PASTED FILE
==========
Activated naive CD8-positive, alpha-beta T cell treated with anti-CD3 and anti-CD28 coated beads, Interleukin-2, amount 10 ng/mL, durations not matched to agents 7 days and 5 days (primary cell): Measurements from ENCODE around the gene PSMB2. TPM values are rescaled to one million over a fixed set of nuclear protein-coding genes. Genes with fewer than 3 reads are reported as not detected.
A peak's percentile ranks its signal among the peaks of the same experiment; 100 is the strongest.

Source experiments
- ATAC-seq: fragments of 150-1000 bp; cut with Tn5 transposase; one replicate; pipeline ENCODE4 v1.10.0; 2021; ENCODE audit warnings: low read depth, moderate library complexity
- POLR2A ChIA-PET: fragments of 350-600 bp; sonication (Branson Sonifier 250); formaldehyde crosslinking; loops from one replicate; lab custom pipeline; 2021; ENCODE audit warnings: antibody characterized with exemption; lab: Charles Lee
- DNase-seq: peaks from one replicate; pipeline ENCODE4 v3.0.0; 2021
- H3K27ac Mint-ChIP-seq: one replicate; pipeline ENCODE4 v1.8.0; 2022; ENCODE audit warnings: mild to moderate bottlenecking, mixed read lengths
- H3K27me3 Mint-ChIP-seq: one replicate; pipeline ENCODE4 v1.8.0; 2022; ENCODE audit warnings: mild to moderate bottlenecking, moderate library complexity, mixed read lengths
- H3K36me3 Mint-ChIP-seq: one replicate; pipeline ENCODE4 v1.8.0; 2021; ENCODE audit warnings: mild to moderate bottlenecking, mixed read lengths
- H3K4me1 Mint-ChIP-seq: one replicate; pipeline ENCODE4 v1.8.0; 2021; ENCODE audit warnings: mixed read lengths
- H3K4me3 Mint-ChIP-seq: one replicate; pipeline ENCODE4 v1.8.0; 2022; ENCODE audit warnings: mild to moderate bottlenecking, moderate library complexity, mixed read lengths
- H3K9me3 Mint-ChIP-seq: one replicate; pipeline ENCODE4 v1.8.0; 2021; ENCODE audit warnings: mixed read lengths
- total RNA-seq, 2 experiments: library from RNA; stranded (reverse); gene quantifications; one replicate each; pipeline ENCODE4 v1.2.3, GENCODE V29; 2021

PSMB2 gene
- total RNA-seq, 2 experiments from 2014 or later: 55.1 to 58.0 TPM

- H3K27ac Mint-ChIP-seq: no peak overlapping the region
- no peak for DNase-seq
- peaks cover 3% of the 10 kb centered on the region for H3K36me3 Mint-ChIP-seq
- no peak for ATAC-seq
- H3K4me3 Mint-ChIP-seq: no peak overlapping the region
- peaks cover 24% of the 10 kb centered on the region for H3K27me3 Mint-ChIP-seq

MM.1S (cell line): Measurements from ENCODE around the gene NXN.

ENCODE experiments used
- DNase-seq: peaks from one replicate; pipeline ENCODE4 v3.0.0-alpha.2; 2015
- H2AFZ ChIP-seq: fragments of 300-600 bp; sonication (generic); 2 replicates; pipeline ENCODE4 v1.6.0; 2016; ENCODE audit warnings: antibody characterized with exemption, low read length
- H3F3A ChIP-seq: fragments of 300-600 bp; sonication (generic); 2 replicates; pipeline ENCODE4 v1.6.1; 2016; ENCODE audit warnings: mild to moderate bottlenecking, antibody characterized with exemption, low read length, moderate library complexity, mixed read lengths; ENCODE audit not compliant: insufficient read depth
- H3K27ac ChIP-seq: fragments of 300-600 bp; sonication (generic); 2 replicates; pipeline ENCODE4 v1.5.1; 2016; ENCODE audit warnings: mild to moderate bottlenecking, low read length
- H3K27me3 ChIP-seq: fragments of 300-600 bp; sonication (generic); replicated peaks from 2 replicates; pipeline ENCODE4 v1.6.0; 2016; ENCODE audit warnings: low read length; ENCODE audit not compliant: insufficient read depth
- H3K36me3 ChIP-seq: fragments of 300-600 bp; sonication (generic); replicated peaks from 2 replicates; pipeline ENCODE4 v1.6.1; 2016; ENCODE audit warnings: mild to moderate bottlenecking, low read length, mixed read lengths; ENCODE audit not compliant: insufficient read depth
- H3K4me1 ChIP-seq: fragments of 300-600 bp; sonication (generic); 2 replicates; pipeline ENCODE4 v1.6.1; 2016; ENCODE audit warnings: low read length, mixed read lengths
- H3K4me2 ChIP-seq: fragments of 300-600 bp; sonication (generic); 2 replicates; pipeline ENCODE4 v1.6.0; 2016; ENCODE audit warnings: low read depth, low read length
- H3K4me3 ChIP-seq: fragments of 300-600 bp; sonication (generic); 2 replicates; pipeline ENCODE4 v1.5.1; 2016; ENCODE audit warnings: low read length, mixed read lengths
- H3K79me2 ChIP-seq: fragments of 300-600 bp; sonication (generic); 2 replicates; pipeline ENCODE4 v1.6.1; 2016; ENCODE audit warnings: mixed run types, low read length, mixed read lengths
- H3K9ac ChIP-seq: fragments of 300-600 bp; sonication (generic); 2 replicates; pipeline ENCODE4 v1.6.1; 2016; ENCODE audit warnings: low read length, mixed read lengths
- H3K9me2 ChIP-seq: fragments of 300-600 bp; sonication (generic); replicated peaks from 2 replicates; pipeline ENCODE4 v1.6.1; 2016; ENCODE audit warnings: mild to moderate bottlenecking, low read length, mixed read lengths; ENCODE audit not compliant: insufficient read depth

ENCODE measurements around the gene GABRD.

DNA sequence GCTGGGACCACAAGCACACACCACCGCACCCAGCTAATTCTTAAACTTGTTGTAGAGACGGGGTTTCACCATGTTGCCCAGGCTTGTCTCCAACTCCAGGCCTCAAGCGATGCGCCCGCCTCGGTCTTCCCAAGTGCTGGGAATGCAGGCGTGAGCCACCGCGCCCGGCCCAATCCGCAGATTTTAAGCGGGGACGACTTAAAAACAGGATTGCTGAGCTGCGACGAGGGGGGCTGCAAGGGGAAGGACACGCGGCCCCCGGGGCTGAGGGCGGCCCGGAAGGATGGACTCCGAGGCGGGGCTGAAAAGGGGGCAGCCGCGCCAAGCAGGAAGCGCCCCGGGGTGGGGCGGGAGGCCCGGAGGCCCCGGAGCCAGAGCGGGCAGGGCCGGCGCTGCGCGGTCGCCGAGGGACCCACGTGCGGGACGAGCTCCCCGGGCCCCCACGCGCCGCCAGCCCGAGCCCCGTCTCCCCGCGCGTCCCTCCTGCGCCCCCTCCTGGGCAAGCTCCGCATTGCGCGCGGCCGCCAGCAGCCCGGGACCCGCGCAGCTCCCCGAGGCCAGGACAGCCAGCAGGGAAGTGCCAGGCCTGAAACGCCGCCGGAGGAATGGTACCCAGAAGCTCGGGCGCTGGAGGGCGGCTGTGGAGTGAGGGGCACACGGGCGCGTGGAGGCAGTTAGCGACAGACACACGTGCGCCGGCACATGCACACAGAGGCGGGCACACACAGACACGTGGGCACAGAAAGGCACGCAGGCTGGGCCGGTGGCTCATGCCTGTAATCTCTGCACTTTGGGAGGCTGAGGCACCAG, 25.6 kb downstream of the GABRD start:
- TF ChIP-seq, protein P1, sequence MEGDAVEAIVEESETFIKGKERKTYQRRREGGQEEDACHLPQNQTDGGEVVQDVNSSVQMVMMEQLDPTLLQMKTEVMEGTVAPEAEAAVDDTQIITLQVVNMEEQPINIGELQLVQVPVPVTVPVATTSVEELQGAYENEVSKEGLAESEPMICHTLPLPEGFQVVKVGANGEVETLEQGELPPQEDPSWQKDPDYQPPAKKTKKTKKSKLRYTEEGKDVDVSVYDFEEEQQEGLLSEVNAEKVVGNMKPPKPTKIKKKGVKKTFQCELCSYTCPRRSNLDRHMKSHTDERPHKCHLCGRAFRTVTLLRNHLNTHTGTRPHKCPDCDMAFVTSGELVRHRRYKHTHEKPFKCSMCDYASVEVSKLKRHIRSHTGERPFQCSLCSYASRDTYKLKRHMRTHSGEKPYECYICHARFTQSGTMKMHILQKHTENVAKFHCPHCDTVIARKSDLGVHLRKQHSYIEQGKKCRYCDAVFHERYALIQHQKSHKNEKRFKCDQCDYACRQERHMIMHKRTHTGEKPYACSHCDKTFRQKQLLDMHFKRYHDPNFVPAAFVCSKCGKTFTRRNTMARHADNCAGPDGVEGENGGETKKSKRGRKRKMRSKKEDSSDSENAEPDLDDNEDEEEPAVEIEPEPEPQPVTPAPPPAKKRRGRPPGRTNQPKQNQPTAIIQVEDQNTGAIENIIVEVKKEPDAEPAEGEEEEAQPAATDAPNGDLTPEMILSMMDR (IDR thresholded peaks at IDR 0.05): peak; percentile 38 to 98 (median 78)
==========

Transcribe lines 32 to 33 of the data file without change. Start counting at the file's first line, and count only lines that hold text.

- H3K4me3 ChIP-seq: fragments of 300-600 bp; sonication (generic); 2 replicates; pipeline ENCODE4 v1.5.1; 2016; ENCODE audit warnings: low read length, mixed read lengths
- H3K79me2 ChIP-seq: fragments of 300-600 bp; sonication (generic); 2 replicates; pipeline ENCODE4 v1.6.1; 2016; ENCODE audit warnings: mixed run types, low read length, mixed read lengths